A series of recent tastings have reminded Peter Ranscombe about the diversity of wines available from California.
ONE of the most-exciting aspects of visiting California back in March was learning about the wide variety of grapes being grown in the golden state. As I wrote at the time, there’s far more to Cali than over-oaked chardonnay and over-ripe cabernet sauvignon.
That conclusion was reiterated for me recently at a series of four tastings, which demonstrated how producers are continuing to show creativity and flair with their wines.
Rosemary Cakebread is a prime example; the winemaker may have made her name by producing beautifully-elegant cabernet sauvignon, but it was her 2016 Gallica Albarino (£38, Sideways Wines; £42.80, Hedonism Wines) that really caught my attention over dinner at Portland Restaurant in London.
Bursting with apricot and lemon on the nose, it was the citrus fruit that sparkled on the palate, balancing the crisp acidity and giving wines from albarino’s traditional homeland in Galicia in North-West Spain a run for their money.
The 2015 Zotovich Vineyards Estate Viognier (£30.60, Four Corners Wine) from the Sta Rita Hills area within the Santa Ynez region north of Los Angeles struck a similar fine balance between its fruit and its acidity at Four Corners’ tasting in 67 Pall Mall.
Lemon sherbet and apricot on the nose led into fresher fruit flavours on the tongue and into a dry finish – more a savoury food companion than a summer’s day sipper.
Merlot’s reputation may have been mauled by the 2004 film Sideways, but there’s nothing embarrassing about drinking high-end Cali merlot, like the Barnett Vineyards Estate Merlot (£65.10, Four Corners Wine), which contains an 18% splash of cabernet franc and which manages to walk the line between tasting of chocolate without becoming cloying, or the 2013 O’Shaughnessy Estate Winery Howell Mountain Merlot (£80.10, Four Corners Wine), which is a much more savoury beast, with redcurrant and cranberry flavours to balance its well-integrated tannins.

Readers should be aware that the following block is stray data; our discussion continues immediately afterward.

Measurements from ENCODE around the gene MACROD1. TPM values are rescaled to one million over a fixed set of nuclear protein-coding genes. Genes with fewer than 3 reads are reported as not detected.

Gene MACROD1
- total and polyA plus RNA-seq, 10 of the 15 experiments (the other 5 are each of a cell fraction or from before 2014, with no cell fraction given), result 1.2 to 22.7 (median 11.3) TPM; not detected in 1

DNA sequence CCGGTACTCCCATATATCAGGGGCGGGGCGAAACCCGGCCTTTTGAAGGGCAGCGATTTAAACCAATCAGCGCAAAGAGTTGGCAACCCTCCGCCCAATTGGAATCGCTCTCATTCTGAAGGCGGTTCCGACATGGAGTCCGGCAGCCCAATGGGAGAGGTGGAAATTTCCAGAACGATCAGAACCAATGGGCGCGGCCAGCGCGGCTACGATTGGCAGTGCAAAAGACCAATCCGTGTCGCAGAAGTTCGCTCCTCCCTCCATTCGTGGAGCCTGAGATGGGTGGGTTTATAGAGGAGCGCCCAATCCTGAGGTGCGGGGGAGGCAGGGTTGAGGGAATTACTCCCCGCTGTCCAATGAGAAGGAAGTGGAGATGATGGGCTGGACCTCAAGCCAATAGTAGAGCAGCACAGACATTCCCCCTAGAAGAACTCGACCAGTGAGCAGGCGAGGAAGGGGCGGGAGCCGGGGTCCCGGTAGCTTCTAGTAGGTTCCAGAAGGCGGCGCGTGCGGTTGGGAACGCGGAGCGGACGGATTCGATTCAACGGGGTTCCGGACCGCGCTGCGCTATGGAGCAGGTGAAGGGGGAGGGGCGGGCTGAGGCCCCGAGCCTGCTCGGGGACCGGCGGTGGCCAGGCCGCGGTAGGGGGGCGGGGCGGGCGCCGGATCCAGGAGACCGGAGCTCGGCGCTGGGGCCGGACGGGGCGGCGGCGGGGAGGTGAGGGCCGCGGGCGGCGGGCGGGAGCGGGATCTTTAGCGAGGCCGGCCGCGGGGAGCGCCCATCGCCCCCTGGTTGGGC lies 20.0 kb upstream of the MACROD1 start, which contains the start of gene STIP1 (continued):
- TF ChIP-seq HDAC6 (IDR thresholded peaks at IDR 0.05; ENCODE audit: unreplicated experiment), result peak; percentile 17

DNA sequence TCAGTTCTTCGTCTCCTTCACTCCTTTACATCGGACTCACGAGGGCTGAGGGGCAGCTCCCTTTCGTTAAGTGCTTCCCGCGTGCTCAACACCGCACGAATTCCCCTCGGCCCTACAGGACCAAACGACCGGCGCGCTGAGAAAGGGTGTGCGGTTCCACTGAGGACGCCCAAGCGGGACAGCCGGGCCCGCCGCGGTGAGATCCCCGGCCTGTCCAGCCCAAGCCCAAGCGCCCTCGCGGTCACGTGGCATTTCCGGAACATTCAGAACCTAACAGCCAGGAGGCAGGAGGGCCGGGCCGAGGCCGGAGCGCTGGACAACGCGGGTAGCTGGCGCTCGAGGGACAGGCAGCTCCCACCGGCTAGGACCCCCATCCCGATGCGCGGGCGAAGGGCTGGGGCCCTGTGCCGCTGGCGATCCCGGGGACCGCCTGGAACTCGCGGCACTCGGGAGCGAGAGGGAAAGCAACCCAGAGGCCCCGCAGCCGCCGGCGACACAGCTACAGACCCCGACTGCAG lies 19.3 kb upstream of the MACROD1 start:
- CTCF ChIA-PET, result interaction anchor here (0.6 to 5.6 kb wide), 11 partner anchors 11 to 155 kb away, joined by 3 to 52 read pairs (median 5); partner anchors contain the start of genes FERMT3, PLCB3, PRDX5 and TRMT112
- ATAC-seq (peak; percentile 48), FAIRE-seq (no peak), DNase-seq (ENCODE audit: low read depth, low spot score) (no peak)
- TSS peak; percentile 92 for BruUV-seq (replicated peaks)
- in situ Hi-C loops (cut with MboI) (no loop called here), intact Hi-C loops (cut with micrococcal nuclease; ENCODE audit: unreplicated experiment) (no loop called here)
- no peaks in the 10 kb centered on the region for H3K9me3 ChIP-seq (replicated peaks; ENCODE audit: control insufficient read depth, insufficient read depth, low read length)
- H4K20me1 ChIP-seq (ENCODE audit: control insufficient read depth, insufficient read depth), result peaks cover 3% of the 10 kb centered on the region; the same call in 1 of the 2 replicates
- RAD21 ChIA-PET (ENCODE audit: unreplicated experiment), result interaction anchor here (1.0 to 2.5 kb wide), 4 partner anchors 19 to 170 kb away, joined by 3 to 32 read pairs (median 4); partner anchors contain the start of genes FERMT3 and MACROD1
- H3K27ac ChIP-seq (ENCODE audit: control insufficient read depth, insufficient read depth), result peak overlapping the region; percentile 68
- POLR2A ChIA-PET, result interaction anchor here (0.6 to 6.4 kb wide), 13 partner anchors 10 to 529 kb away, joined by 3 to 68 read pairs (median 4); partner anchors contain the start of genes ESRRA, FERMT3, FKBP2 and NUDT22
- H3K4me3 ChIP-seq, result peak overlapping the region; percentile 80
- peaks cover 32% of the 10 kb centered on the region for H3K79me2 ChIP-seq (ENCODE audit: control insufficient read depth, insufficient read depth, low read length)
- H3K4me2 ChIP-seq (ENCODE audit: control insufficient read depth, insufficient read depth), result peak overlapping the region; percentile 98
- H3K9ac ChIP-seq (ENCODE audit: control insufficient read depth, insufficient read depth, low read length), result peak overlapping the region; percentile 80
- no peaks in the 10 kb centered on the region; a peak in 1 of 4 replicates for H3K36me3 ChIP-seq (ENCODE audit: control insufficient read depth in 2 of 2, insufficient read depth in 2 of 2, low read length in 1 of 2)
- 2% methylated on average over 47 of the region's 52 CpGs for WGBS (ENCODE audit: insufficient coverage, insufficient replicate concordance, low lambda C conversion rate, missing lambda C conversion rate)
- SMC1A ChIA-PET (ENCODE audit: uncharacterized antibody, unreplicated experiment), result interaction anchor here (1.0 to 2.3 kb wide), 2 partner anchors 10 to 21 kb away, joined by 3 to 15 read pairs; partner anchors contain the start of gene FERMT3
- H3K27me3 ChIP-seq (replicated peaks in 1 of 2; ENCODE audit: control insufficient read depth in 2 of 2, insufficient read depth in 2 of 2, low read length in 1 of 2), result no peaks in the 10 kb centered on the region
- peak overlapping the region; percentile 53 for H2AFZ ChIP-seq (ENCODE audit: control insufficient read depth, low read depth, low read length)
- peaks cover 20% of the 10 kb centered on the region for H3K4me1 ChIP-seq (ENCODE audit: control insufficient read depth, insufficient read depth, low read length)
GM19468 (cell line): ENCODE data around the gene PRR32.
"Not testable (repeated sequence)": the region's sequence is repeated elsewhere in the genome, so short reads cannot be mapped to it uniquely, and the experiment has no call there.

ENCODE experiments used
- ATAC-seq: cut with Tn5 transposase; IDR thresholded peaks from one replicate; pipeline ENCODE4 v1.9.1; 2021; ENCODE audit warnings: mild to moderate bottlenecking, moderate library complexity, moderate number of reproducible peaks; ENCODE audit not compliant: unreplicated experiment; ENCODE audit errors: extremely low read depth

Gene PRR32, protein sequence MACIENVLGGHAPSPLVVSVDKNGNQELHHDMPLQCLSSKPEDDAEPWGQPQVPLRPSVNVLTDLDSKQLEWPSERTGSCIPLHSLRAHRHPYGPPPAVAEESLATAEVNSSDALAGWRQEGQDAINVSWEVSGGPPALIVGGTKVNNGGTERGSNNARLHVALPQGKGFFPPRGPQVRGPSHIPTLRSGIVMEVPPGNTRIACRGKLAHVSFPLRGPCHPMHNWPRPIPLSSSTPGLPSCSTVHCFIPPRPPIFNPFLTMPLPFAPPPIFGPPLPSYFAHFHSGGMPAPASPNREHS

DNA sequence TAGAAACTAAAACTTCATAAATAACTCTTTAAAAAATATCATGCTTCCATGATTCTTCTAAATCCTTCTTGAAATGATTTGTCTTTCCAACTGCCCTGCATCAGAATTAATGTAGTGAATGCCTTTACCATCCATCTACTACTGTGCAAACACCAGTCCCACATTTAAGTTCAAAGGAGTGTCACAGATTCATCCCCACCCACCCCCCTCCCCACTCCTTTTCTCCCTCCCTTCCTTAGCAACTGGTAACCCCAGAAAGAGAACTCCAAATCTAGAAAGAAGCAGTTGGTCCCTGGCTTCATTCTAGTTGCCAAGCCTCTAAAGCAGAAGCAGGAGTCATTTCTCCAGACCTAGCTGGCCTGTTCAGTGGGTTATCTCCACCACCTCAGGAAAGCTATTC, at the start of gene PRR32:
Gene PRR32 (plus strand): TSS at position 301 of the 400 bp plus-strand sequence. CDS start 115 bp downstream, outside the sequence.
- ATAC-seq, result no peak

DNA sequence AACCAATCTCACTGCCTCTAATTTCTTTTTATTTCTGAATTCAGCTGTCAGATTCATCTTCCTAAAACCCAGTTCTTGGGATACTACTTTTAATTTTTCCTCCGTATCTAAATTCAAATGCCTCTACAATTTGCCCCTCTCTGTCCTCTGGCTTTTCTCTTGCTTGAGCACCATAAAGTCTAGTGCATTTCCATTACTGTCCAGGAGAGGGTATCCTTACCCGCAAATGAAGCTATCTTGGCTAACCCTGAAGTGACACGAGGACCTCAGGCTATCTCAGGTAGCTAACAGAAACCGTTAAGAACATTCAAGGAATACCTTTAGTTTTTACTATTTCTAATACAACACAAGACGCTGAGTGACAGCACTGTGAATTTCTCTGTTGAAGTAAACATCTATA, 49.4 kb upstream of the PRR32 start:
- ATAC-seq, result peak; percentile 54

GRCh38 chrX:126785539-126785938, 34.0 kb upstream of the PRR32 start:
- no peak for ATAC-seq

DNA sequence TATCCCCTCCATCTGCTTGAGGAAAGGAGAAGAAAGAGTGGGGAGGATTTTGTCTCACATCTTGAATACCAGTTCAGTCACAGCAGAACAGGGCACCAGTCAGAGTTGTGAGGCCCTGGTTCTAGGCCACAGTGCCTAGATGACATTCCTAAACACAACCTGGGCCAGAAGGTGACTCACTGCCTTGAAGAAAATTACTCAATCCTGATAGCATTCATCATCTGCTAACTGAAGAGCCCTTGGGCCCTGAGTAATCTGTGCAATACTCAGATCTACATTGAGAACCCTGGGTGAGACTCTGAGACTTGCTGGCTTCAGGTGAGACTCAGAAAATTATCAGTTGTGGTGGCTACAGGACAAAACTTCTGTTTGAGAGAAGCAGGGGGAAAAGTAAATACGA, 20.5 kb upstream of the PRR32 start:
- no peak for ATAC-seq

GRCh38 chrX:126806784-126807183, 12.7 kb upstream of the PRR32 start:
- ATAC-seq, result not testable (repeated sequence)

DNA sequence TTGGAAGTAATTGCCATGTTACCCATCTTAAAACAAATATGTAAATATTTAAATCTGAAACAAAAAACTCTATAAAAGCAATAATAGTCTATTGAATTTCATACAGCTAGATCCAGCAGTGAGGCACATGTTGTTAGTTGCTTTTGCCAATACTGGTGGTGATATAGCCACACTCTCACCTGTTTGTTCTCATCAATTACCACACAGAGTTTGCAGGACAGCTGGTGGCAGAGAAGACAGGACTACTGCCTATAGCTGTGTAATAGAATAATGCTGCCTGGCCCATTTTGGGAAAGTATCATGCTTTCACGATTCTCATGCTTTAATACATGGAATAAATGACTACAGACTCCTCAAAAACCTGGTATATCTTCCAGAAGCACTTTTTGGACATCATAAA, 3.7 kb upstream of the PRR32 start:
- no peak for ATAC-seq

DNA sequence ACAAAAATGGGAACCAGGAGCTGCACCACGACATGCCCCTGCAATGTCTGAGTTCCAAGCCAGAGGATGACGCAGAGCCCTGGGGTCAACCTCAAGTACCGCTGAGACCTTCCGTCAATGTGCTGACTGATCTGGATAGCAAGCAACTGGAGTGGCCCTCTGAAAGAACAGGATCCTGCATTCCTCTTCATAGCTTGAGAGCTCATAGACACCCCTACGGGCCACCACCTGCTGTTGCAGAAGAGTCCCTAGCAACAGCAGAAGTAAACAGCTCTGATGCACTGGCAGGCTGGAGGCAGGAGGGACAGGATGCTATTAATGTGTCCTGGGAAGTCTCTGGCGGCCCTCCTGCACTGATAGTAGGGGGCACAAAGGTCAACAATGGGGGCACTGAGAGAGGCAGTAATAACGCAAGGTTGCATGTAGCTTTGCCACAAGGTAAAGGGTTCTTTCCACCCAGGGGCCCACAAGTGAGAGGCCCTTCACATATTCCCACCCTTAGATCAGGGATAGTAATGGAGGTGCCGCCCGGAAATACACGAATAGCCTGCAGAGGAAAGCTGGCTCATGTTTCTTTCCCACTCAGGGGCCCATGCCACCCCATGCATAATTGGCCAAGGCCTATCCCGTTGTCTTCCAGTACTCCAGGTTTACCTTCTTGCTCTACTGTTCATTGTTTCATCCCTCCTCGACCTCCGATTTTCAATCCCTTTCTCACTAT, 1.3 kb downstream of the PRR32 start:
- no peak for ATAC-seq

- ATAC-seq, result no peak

Napa in particular has a reputation for being a mono-culture of cabernet, but nothing could be further from the truth, with everything from pinot noir to sauvignon blanc being grown in the valley.
A great example is the 2015 Trefethen Family Vineyards Dragon’s Tooth (£41.95, Vino Wines) – a play on the winery’s Welsh heritage – which is formed from a blend of 47% malbec, 30 petit verdot and 23% cabernet sauvignon.
An unusual form of a Bordeaux blend, for sure, but one with warming and ripe blackcurrant and blackberry fruit; a great fireside wine on its own or an ideal accompaniment to casserole and one of the stars at the Napa Valley Vintners tasting at the Jones Family Project.
From Bordeaux blends to Rhone blends and the 2015 Inglenook Blancaneaux (£55.10, Hedonism Wines) (or look out for the 2009 from Drinkmonger on offer at £35.95), which consists of 50% viognier, 30% roussanne and 20% marsanne.
Green apple and pear on the nose develop into viognier’s tell-tale peach and apricot on the palate, with a tingle of acidity for balance.
Last night’s Circle of Wine Writers’ Christmas party at the RSA also yielded a diverse set of wines.
Highlights included the 2016 Hagafen Cellars Coombsville Riesling ($24, Hagafen.com), which was crackling with lemon and lime flavours and had a sweet roundness in the mouth to balance the tingle of the acidity.
I was really impressed with many of Truchard’s wines, including the 2014 Carneros Chardonnay and the 2004 Careros Merlot, but especially the 2015 Truchard Vineyards Carneros Syrah (2014 for £27.11, Fine Wine Company) with its refreshing acidity, rich blackcurrant flavours and lighter redcurrant and raspberry notes.
The winery’s 2014 Truchard Carneros Cabernet Sauvignon (£27.29, Fine Wine Company) showed how fresh cabernet can taste from a hillside or mountain site, demonstrating that not all Napa’s cabernets taste the same.
Also worth a look is the 2012 Long Meadow Ranch Cabernet Sauvignon (£30, Luvians), especially while it’s on special offer – always a reliable label.